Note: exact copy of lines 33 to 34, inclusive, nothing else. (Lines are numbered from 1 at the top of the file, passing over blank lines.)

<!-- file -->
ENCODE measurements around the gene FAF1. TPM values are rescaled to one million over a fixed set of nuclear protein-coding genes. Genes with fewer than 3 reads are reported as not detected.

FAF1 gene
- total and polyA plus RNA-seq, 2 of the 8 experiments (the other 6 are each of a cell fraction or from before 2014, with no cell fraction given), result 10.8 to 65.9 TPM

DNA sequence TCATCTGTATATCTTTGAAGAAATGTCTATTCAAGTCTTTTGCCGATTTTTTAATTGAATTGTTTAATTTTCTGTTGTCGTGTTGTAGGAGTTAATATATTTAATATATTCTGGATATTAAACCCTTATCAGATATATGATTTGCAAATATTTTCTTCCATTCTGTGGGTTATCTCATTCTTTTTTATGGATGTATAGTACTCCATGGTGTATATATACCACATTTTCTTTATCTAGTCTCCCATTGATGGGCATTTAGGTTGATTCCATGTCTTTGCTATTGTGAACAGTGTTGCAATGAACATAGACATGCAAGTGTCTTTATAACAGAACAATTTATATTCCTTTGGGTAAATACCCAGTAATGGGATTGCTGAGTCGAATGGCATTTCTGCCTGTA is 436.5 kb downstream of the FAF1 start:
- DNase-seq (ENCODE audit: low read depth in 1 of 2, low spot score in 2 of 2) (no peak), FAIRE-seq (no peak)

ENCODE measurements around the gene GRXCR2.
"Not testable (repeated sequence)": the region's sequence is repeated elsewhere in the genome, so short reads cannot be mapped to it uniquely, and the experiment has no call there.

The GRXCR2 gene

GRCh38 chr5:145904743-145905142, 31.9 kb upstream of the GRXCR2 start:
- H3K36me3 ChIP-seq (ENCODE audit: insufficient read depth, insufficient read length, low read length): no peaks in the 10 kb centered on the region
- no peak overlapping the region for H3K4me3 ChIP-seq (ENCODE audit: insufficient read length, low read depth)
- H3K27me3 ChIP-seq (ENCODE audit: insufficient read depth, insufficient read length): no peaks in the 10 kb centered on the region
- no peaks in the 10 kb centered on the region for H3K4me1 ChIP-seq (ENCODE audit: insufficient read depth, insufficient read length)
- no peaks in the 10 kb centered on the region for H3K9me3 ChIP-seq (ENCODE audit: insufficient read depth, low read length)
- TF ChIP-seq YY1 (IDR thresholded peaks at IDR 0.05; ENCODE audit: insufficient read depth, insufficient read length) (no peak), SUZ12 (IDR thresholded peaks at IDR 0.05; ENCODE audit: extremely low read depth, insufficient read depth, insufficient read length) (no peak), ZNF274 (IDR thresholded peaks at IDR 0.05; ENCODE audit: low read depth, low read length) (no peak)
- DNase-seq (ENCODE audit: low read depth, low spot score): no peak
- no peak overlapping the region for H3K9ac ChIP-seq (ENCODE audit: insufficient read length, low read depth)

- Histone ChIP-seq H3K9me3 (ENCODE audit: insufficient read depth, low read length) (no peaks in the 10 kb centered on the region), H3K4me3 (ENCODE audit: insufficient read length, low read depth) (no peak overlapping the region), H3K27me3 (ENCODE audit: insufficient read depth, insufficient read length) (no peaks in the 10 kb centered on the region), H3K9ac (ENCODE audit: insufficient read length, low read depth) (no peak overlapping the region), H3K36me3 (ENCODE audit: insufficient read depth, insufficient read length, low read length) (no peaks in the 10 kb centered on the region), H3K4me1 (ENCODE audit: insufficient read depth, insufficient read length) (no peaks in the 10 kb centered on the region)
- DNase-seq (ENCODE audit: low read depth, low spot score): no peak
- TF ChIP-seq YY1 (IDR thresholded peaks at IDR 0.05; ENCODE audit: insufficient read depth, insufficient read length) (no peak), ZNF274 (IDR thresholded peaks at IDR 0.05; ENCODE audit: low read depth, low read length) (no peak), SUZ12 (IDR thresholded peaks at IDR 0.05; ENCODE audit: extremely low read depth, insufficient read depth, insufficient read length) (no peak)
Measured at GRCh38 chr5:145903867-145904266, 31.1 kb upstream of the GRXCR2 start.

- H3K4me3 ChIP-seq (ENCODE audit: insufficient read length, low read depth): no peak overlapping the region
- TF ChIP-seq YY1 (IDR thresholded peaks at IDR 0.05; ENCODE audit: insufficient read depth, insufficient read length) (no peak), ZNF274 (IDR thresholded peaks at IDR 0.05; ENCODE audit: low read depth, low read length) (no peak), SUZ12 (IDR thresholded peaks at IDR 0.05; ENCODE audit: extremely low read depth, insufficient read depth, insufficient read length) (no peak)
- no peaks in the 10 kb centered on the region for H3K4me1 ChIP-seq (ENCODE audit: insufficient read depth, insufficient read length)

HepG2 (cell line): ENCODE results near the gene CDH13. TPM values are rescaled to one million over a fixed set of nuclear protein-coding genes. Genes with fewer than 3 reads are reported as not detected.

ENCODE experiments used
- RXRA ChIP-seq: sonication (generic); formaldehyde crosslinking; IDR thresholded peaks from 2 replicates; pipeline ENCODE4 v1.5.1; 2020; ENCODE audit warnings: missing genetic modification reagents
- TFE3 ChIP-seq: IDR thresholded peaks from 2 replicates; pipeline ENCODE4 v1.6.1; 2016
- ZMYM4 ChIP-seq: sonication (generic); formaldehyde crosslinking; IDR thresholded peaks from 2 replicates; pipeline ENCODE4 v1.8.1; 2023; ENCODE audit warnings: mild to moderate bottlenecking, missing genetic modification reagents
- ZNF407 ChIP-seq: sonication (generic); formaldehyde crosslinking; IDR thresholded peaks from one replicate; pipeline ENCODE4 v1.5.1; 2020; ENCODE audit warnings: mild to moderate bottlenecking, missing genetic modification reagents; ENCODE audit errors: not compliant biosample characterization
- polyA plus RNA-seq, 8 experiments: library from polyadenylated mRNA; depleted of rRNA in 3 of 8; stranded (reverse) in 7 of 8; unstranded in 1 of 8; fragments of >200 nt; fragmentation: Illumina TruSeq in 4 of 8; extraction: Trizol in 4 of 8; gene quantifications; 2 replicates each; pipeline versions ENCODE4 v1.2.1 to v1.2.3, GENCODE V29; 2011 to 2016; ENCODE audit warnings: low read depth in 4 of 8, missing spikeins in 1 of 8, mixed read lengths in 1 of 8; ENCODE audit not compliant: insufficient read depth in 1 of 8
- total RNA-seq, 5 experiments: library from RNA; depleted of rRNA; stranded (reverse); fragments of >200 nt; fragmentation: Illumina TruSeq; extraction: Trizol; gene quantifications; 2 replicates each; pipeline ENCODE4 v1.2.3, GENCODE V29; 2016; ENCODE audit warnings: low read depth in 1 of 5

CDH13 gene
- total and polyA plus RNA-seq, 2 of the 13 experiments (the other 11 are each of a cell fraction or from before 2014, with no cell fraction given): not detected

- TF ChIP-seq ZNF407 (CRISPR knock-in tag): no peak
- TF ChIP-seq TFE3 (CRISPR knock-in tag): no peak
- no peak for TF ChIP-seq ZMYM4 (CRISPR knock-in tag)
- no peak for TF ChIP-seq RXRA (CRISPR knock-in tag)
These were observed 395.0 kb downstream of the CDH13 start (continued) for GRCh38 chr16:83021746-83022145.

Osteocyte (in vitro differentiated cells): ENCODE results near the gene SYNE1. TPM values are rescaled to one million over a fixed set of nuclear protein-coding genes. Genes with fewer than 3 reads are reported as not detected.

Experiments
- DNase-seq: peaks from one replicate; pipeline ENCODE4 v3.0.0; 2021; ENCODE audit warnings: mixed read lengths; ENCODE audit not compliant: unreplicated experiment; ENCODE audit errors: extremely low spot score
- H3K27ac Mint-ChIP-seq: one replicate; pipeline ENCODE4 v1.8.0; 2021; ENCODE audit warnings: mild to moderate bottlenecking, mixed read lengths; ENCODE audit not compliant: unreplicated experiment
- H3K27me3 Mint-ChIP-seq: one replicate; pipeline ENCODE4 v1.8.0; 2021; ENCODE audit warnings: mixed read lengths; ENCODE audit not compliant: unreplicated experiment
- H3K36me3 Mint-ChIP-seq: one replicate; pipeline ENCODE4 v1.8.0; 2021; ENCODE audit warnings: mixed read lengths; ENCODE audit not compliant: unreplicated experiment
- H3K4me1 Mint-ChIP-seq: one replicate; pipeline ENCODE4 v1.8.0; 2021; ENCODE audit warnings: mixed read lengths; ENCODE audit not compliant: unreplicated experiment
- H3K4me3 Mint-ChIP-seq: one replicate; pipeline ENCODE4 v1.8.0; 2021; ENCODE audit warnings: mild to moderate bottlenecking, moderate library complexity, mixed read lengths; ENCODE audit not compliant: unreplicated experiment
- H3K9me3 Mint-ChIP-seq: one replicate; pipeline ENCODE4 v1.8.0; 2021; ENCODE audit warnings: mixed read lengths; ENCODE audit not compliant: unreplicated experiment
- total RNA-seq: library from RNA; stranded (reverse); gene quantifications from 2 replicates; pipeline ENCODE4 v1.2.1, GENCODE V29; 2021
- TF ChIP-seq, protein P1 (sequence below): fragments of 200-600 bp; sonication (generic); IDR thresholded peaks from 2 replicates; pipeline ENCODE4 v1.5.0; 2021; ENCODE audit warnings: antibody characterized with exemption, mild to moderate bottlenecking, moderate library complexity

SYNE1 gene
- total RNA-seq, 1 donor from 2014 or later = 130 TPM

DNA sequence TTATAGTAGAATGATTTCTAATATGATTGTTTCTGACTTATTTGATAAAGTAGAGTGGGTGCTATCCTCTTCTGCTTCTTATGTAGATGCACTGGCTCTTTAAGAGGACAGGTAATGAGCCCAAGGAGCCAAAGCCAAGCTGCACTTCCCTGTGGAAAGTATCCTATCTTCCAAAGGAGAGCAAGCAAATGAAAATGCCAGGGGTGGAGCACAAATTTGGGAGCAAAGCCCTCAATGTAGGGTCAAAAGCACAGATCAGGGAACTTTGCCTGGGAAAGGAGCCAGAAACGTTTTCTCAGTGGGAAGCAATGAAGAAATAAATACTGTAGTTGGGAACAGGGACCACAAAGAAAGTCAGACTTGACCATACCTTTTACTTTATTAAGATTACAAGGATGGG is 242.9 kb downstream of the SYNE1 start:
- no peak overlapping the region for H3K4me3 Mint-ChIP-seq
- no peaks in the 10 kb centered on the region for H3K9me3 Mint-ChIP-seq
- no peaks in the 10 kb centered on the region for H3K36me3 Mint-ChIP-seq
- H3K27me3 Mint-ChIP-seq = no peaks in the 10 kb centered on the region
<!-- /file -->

CDH13 gene
- total and polyA plus RNA-seq, 2 of the 13 experiments (the other 11 are each of a cell fraction or from before 2014, with no cell fraction given): not detected